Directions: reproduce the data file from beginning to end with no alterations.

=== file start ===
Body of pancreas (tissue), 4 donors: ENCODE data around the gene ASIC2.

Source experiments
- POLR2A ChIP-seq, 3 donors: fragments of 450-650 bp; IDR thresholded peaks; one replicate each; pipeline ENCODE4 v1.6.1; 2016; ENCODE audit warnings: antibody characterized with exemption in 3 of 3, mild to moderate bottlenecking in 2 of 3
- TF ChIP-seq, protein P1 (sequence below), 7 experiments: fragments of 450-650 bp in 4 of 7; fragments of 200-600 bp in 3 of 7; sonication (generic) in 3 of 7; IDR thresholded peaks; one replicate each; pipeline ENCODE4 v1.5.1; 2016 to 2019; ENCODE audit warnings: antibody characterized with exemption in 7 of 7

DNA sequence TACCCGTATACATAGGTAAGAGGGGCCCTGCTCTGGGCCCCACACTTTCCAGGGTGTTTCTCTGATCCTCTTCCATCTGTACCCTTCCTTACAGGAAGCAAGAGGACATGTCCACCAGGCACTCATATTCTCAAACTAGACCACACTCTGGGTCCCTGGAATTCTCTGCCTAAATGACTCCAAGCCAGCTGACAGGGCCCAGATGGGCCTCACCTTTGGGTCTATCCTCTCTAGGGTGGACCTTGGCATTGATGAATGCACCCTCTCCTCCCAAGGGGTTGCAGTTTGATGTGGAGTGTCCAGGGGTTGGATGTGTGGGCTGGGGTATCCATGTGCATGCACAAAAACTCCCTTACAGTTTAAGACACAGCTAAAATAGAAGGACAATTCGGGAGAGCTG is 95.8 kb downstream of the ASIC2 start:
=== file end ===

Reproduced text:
Body of pancreas (tissue), 4 donors: ENCODE data around the gene ASIC2.

Source experiments
- POLR2A ChIP-seq, 3 donors: fragments of 450-650 bp; IDR thresholded peaks; one replicate each; pipeline ENCODE4 v1.6.1; 2016; ENCODE audit warnings: antibody characterized with exemption in 3 of 3, mild to moderate bottlenecking in 2 of 3
- TF ChIP-seq, protein P1 (sequence below), 7 experiments: fragments of 450-650 bp in 4 of 7; fragments of 200-600 bp in 3 of 7; sonication (generic) in 3 of 7; IDR thresholded peaks; one replicate each; pipeline ENCODE4 v1.5.1; 2016 to 2019; ENCODE audit warnings: antibody characterized with exemption in 7 of 7

DNA sequence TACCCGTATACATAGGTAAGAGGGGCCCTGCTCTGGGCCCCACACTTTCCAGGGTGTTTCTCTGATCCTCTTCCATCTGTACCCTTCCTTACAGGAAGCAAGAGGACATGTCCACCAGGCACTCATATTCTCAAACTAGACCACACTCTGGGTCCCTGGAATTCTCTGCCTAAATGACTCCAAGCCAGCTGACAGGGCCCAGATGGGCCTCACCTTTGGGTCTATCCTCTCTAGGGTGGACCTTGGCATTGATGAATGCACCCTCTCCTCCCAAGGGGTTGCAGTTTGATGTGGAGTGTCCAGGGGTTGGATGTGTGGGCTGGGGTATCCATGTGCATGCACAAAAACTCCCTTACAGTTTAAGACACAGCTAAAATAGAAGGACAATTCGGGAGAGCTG is 95.8 kb downstream of the ASIC2 start: